Write this on a rock … You already say your business plan every day. Now write it down.

Dispelling the myths of ownership

As the economy recovers, you’re likely to meet a starry-eyed human babbling on about becoming a business owner.

Probing for the object of this person’s entrepreneurial infatuation will precipitate the what, where, how and when questions and, finally, the most important question: Why do you want to own a business? Answers to this last question, unfortunately, often produce what I call, “The Myths of Small Business Ownership.” Here are four:

Myth 1: When I’m an owner, I’ll be my own boss.
That’s right; you won’t have an employer telling you what to do. But you’ll trade that one boss for many others: customers, landlords, bankers, the IRS, regulators, even employees.

Modern management is less “bossing” and more leading, managing and partnering. In a small business, everyone must wear several hats and the dominator management model doesn’t work well in this modern multi-tasking environment.

Myth 2: When I own my own business I won’t have to work as hard as I do now.
This is actually true, you will work much harder. Ramona Arnett, CEO of Ramona Enterprises, said it best: “Owning a business means working 80 hours a week so you can avoid working 40 hours for someone else.”

The irony is you will actually want to work harder when you understand that everything in your business belongs to you. Even the irritating, frustrating and frightening challenges will take on a new perspective when you realize that you also own the opportunities you turn them into. You’ll turn the lights on in the morning and off in the evening not because you want to work more, but because you won’t want to miss any part of your entrepreneurial dream coming true.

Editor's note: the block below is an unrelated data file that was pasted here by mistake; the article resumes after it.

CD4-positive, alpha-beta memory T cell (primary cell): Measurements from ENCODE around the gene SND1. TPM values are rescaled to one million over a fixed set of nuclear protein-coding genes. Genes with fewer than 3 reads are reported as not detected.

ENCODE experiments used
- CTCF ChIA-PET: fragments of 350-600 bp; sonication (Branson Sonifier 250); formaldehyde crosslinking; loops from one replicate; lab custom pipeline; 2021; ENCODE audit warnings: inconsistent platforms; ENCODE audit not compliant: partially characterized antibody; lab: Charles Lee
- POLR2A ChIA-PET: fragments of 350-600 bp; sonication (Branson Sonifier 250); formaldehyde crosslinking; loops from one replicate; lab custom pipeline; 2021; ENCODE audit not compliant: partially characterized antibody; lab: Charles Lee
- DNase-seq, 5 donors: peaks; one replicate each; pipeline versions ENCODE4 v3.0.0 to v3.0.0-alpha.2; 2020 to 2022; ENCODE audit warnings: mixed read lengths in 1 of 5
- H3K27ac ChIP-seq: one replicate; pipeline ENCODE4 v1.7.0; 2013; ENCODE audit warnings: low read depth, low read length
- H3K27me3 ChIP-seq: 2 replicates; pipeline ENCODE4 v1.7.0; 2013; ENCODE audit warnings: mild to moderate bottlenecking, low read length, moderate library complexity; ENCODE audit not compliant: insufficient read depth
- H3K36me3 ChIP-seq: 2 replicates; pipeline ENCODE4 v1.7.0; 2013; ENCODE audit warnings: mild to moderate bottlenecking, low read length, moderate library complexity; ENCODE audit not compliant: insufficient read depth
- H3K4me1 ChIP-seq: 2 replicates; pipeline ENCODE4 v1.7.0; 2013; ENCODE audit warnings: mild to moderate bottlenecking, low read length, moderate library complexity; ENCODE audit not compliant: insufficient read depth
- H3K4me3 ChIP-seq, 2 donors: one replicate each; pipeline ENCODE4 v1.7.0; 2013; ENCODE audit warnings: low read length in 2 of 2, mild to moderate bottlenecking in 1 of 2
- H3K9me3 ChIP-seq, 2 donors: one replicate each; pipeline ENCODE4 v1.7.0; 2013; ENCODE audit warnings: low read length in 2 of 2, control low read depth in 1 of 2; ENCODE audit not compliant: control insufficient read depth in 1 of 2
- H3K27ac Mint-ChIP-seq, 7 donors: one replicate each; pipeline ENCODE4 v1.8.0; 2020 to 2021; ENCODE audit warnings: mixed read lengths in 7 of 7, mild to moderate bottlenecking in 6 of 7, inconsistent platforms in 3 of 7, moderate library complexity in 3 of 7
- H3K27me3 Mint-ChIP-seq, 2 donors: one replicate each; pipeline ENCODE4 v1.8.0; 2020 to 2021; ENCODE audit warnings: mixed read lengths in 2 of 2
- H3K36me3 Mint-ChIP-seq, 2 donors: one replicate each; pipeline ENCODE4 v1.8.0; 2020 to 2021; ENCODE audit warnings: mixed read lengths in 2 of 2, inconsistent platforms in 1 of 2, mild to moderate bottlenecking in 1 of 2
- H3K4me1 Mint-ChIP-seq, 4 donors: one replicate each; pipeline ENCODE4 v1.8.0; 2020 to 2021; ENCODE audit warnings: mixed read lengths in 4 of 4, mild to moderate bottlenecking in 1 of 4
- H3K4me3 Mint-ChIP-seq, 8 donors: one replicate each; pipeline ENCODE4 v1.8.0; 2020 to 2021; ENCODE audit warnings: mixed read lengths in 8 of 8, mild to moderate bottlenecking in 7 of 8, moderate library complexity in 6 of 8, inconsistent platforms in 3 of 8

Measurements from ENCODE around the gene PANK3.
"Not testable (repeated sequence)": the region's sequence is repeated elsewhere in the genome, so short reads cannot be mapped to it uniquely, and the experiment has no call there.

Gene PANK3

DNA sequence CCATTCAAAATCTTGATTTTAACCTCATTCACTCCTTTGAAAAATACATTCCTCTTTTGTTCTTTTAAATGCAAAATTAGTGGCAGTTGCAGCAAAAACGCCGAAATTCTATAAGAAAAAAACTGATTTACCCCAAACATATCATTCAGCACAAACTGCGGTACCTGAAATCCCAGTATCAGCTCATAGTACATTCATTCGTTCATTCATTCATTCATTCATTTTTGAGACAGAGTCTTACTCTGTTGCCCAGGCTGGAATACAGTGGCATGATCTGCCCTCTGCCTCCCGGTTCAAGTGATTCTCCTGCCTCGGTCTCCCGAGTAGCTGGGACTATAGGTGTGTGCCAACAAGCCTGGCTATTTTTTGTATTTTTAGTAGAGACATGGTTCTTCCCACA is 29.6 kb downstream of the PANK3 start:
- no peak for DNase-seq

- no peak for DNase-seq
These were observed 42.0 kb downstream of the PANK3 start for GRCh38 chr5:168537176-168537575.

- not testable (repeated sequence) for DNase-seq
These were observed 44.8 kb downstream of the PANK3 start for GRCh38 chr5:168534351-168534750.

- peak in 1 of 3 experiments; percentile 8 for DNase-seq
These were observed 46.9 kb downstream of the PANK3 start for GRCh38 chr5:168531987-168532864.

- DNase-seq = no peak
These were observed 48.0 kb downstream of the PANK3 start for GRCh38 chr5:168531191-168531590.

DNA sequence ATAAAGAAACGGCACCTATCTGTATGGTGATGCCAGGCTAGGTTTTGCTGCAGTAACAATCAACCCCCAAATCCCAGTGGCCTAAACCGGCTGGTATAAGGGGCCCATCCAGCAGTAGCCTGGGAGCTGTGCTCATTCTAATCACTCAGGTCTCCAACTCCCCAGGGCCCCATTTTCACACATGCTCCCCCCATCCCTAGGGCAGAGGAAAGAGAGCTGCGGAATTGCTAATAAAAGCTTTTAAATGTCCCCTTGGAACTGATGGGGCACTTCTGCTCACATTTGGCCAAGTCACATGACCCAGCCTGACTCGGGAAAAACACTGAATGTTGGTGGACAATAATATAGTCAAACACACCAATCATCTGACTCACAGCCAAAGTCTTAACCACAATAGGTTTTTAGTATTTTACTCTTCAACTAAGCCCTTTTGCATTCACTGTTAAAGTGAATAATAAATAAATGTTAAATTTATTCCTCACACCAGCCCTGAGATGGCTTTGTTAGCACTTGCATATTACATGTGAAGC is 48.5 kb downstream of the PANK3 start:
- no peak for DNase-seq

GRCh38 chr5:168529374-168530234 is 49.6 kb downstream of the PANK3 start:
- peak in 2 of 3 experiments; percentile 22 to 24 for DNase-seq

Myth 3: When I own my own business I can take a day off whenever I want.
Well, maybe. However, you may find that your business has such a compelling attraction that you won’t want to take off. Indeed, it’s more likely that whatever interests you had as an employee will become jealous of your business.

Myth 4: When I own my own business, I’ll make a lot of money.
If the only reason you want to own a business is to get rich, you probably won’t be a happy owner. It’s true ¬ you actually could get rich. But it’s more likely that you’ll just make a living.

Being a successful business owner first means loving what you do. Pursuing wealth should be secondary and, ironically, is actually more likely to happen when in this subordinate role.

Consider teleworking